A Wifi hotspot turns your phone into a Wifi router and lets other people around you connect to the internet through your phone. This is really nice when you're traveling and want to get on the internet on a computer or tablet that doesn't have a 4g connection.
There is a way to get around this $10 per month fee if you have some technical savvy which I'll detail later on.
The MyCricket App
Cricket's app is fairly standard and on par with their competitors. From the app you can:
- View the usage for all lines on your plan
- Change any plan at any time if you want more/less data
- Contact customer support instantly through chat
Here's a couple screenshots from the app showing what it looks like. It's really easy to use and I love being able to adjust my plan on the fly. If I know I'm going to be using a lot of data I can just change my plan to unlimited then change it back later. These changes don't take effect until the next billing cycle so you do have to plan ahead of time if you're going to adjust your plan.
Click any of the pictures below to view the full size version.
What Plans Does Cricket Have?
Cricket has a lot of different options with their plans so it should be easy to find one that fits your needs.
All of Cricket's plan prices are the total cost. Your monthly bill will be exactly what you see below. All of the fees are included in that price so you won't ever get surprised.
Also, Cricket has no overage charges. If you go over your monthly data allotment, they just reduce your speed to 128kbps. This means your internet is still usable, just slow. Like browsing Instagram means waiting 4-5 seconds for a picture to load. It's really slow. But it's better than getting surprised with a $500 over charge.
Here is a list of their plans for 1 phone line. They all include unlimited calls and texts.
Price ($ per month)
Talk & Text Only (No Data)
2GB per month
5GB per month
Unlimited (3 Mbps max speed)
Unlimited (8 Mbps max speed)
But the real magic with Cricket is their family plan. They have a special deal where you can get 5 lines for $100 per month. They have discounts for each additional line you add and it caps out with 5 lines and a total discount of $70 which means your bill is only $100 for 5 lines. That comes out to just $20 per phone per month; you won't find a better deal out there.
If you are consistently going over or under on your data, you can just adjust your plan in the app and it will take effect when your billing cycle resets. This makes it easy to only pay for what you need and avoid getting a plan that offers too much for your usage which means you'll save money.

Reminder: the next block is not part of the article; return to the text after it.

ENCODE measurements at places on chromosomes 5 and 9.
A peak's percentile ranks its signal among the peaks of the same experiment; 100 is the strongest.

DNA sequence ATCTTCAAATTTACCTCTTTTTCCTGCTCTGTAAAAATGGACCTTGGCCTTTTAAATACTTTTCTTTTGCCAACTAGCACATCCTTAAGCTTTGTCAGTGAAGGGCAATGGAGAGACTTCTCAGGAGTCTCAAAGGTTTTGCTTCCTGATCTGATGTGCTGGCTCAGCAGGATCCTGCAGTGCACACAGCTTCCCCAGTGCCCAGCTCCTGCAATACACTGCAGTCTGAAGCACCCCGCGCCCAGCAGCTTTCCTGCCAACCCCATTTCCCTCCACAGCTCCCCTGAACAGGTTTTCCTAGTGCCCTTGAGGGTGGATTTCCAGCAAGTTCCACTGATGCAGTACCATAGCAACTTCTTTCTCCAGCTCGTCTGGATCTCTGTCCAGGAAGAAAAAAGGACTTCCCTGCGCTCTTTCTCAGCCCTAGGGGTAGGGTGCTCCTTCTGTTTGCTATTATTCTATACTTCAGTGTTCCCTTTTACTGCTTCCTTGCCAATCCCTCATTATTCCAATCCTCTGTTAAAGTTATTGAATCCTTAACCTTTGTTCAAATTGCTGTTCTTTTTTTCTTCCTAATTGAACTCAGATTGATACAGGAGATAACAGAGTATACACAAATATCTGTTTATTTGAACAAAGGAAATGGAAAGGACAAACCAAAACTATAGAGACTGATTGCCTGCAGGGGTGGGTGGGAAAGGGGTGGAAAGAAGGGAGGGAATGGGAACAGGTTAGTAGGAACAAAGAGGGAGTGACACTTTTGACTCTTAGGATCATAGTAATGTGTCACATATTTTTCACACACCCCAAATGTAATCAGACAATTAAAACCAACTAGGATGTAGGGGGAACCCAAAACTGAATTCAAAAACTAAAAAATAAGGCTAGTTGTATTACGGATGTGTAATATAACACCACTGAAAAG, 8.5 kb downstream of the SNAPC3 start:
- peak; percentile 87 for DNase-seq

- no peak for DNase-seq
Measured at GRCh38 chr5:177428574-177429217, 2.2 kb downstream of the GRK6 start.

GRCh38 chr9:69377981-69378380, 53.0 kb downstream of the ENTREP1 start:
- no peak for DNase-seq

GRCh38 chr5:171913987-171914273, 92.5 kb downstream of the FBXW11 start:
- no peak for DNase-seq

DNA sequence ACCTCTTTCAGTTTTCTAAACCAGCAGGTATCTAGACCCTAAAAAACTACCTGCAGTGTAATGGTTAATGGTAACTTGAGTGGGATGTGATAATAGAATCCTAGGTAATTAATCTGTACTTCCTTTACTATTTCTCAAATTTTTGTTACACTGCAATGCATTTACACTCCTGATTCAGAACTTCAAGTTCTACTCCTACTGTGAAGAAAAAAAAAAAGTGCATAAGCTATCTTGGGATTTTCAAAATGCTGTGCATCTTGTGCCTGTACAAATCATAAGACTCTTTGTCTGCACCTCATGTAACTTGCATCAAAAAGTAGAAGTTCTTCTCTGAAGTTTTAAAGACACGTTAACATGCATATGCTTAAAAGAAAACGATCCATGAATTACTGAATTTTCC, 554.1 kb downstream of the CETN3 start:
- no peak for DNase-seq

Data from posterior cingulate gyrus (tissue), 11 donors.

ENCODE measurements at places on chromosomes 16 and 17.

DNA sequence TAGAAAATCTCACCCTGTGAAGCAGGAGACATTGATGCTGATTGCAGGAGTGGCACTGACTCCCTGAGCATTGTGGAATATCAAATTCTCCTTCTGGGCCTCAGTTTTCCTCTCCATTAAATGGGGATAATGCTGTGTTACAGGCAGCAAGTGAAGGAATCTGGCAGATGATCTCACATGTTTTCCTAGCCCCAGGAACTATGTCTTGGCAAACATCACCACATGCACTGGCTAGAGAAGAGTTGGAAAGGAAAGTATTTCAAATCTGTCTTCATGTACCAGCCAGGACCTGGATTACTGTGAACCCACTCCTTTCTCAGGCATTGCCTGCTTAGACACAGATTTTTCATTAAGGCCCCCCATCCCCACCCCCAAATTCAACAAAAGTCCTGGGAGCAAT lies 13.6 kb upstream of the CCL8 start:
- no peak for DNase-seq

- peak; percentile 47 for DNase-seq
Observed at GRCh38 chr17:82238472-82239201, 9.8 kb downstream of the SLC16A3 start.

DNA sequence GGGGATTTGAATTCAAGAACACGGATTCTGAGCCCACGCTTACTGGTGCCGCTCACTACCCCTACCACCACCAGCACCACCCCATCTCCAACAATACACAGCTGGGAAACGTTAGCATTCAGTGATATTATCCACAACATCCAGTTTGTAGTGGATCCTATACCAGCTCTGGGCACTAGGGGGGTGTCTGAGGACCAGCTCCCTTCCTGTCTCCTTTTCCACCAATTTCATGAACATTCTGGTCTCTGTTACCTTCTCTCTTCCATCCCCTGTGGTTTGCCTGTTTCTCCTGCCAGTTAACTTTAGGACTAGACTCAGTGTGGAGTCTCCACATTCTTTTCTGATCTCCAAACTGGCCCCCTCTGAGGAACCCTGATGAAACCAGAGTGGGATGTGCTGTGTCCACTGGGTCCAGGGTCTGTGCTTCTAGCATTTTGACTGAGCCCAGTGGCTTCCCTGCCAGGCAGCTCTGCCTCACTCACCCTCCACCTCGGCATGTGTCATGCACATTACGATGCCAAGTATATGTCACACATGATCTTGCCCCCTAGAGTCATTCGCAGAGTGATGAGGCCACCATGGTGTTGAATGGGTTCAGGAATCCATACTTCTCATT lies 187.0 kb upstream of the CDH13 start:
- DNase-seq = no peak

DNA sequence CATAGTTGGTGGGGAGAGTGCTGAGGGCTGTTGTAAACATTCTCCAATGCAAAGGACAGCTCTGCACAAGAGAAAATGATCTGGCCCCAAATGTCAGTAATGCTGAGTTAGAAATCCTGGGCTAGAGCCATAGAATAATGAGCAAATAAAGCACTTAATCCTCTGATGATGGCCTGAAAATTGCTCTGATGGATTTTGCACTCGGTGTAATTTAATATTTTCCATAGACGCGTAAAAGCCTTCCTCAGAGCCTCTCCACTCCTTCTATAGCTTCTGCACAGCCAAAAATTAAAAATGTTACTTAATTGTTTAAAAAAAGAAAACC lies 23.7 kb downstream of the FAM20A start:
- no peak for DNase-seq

A nice, unexpected surprise I got from Cricket is that they randomly increased our data plans for free!
I got a text message out of the blue one day that said my 5 GB per month plan was now 8 GB per month. I didn't have to call and request this, it just happened automatically and I was still paying the same every month.
I don't know what caused them to increase my data and when I look at the sign up page right now there is no 8 GB option. My only guess is that it's a loyalty bonus when you've been with them for a while but either way it's a nice gesture and not something you'd see from the 4 major carriers. Cricket's customer service is above and beyond the norm in every way.
Buying a Phone To Use With Cricket
When buying a phone for the Cricket network, you want to find one that is listed as being compatible with AT&T.
Some phones (like the iPhone) come with support for all carriers built in so an iPhone used on Verizon will work on AT&T and Cricket as well.
Remember the old days when you'd sign a 2 year contract and get an iPhone for $100 or even for free? Well you weren't really getting an iPhone for free. Your carrier was taking that $800 phone and charging you $40 per month for it. You just didn't see the $40 per month charge because it was rolled up into the total cost of your plan. So you kept paying $100 per month and every 2 years you got an upgrade.
In recent years carriers have started to move away from this model. Now most of them provide the option for you to get a discounted phone but they'll explicitly tell you that the new phone will add $30 per month to your bill and you'll basically be taking on a 2 year loan to buy a cell phone.
Cricket has discounts on phones that are about $200-$300 below retail price for new customers. If you're switching over to Cricket and want to buy a new phone then you should take advantage of these deals since their prices are much lower than you'll find anywhere else online for a brand new phone.